The appeals court considered a previous case, which it held tax return filing status was not prima facie evidence of holding out as married, but instead went to the weight of the evidence to be considered. In that case, the court also found the purported husband was listed as “a single man” on the deed of the farm that couple bought together.

In the current case, each party was represented as “a single person” on various documents related to the purchase of the property for the clinic.  They also signed a Financial Statement to a bank for a loan.  There was a hand-written note listing “Common Law Married” under “Marital Status.”  The woman admitted she made the alteration and that the man was aware of it at the time he signed the document.  The man argued the alteration was not there when he signed.

The couple also asked the woman’s father to help finance the clinic by mortgaging land he owned that was intended for his son.  The woman’s father testified he and his son agreed to mortgage the land because they believed the couple was married, and that he would not have done so for a “friend.”  The man testified he had asked the woman’s father as her business associate, not as her husband.

The appeals court found that, although there was some evidence of an agreement to be married, there was not “convincing evidence” to support the agreement.  The woman therefore had to show by convincing evidence that the couple cohabited and held out to others that they were married.  The appeals court found she had shown cohabitation, and then considered whether she had established that they had held themselves out as married.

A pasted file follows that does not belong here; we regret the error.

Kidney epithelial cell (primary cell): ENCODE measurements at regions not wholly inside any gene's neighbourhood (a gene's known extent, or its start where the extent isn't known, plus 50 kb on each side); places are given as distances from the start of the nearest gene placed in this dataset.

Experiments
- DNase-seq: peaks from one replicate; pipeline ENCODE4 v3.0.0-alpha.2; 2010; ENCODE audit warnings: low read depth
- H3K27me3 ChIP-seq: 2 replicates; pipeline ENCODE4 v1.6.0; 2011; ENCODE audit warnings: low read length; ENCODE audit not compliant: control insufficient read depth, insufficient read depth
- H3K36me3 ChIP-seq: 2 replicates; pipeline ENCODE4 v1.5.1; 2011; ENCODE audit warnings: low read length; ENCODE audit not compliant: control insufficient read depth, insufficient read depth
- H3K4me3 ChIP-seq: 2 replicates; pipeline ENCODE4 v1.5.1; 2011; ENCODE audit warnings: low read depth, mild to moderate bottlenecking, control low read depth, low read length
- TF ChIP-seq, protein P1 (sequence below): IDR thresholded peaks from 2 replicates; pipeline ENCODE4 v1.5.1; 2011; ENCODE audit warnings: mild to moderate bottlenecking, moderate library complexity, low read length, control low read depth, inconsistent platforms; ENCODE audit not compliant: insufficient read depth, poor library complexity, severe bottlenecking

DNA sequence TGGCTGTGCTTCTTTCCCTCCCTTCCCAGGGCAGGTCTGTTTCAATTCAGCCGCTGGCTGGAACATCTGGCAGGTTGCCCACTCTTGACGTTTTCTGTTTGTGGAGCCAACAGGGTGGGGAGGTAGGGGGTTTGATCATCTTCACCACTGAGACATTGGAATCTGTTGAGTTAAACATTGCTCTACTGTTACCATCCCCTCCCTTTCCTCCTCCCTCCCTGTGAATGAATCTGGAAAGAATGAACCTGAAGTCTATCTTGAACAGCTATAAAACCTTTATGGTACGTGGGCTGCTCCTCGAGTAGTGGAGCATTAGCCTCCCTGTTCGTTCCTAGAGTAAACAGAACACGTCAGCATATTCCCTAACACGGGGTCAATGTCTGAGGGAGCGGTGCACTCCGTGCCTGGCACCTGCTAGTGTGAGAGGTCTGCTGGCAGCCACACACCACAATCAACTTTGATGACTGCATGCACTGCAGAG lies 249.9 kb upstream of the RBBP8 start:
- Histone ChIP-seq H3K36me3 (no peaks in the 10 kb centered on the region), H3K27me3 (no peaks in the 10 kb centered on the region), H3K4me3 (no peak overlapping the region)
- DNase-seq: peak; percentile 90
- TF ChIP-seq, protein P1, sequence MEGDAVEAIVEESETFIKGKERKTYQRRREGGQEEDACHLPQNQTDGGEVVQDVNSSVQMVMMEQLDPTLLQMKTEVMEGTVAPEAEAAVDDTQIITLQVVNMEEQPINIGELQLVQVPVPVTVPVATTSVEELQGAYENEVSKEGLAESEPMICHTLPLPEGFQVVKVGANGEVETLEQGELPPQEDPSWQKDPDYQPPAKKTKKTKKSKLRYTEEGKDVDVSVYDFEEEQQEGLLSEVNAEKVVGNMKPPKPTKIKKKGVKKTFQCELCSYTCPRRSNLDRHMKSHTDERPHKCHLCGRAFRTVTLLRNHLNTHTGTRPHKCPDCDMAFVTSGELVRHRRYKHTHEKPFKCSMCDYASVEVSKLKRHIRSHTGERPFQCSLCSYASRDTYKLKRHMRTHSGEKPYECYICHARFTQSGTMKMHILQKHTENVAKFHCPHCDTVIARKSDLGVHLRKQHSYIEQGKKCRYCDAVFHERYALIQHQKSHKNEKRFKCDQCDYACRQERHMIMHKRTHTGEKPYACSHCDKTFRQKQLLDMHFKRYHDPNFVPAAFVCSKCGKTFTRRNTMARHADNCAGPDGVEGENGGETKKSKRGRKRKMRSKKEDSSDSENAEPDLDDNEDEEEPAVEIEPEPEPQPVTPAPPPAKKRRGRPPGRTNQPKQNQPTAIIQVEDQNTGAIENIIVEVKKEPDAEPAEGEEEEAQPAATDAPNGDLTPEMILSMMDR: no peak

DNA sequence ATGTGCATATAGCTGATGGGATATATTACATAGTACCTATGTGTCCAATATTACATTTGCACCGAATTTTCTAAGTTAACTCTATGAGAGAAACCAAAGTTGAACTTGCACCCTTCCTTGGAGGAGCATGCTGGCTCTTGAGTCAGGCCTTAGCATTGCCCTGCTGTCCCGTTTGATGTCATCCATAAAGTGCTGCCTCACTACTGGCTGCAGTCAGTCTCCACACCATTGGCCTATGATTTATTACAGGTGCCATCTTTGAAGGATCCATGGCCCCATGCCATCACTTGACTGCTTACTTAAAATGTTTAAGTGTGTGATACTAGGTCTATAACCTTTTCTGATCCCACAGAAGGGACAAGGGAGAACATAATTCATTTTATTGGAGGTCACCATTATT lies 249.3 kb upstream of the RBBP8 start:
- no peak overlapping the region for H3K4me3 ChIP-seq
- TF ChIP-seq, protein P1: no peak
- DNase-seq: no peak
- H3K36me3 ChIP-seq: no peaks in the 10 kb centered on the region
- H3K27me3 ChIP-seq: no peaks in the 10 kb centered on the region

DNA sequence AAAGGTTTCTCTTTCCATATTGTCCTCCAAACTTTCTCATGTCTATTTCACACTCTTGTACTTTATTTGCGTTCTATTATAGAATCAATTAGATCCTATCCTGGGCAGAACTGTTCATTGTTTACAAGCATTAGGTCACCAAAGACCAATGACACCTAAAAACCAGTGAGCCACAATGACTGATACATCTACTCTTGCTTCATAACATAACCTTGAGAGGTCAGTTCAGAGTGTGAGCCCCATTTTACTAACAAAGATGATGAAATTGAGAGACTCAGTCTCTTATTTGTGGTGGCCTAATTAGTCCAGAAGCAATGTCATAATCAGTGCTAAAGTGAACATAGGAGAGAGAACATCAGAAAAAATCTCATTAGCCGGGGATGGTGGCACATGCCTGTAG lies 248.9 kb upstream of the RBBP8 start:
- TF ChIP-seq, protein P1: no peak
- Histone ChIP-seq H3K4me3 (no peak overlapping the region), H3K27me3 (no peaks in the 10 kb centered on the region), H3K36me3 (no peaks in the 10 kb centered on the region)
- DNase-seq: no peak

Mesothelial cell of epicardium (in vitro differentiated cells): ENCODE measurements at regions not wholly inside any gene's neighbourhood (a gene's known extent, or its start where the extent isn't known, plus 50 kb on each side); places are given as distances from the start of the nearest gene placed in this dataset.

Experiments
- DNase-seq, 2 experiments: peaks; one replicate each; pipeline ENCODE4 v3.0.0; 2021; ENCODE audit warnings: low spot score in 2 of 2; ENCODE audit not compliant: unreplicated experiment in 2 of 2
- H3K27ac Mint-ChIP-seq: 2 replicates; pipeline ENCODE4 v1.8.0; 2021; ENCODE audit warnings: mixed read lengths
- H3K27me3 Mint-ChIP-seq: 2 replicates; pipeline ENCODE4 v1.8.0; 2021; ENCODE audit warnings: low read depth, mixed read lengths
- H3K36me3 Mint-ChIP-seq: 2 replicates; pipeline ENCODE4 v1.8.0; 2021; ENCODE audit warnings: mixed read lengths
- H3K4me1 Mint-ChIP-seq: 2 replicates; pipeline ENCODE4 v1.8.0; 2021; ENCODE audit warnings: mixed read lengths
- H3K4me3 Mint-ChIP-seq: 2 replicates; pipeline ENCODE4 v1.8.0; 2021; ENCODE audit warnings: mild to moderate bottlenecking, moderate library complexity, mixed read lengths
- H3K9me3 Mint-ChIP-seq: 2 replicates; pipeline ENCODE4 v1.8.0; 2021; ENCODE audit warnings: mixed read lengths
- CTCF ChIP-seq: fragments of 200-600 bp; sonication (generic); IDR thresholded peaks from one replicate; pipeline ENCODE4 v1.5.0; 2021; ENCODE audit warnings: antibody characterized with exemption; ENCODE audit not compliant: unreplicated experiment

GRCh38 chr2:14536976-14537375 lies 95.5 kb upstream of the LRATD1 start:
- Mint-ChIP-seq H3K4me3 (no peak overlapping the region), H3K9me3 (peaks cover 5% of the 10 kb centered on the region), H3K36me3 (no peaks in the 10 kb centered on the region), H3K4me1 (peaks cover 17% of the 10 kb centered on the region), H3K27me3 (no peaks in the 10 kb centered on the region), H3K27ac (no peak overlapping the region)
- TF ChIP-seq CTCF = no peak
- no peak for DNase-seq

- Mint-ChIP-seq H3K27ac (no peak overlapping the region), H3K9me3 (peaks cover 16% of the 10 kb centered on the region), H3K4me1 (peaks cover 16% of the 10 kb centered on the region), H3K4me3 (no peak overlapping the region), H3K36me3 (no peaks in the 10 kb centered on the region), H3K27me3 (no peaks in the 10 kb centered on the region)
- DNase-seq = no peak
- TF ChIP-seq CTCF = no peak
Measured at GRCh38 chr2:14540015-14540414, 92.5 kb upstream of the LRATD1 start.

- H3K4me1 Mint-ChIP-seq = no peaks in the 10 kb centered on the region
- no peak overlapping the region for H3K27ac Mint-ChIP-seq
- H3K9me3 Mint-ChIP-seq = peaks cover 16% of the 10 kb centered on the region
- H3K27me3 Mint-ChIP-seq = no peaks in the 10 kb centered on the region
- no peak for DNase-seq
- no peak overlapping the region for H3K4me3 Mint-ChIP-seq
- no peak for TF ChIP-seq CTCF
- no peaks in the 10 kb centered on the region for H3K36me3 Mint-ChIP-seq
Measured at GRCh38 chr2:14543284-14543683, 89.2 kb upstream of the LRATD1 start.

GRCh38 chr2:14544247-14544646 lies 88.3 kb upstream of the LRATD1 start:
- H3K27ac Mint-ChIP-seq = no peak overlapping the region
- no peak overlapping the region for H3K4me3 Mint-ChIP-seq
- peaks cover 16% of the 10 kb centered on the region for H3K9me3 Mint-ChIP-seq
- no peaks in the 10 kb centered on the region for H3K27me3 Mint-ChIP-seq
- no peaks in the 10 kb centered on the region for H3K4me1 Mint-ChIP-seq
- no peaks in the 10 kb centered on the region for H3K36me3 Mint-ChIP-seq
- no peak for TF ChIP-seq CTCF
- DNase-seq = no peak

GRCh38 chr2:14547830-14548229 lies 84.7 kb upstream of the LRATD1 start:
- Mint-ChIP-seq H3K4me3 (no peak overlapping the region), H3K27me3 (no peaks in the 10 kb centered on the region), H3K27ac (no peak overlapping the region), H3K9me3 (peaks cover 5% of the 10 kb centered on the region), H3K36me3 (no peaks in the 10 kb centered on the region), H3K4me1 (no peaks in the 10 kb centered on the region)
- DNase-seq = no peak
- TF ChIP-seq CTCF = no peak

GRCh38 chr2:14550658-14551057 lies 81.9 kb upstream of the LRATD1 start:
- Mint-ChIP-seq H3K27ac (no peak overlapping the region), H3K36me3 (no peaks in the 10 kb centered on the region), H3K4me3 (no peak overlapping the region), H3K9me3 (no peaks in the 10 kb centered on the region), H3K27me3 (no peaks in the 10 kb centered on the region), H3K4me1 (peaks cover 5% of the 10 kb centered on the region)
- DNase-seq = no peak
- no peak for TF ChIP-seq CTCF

Whether the “holding out” element is met depends on whether the couple had a reputation as being married.  The accountants who prepared the tax returns and the banker who arranged one of their loans testified they believed the couple was married.  However, the banker contradicted himself on cross-examination and stated the marital status was irrelevant to whether the loan was approved.  The woman’s father and brother also testified that the couple was married.

The man’s mother testified she had not heard her son refer to the woman as his wife.  She also testified that the woman had told her she would not marry the man because she could not trust him.  Co-workers from the clinic gave contradictory testimony as to whether the couple referred to themselves as married.  Several clients testified they had not heard the couple refer to themselves in that way.

The appeals court found occasional references that they were husband and wife were insufficient to show that the couple held themselves out as married.  Furthermore, the testimony from various witnesses did not establish the couple had a reputation or public status in the community that they were married.  The appeals court affirmed the lower court.

As this case shows, it can be difficult to show the existence of an informal marriage.  If you are facing the end of a long term relationship that may be an informal marriage, a Texas family law attorney can help you.

More Blog Posts:

Property Distribution After Dissolution of a Texas Common Law Marriage

Dissolution of an Informal Marriage in Texas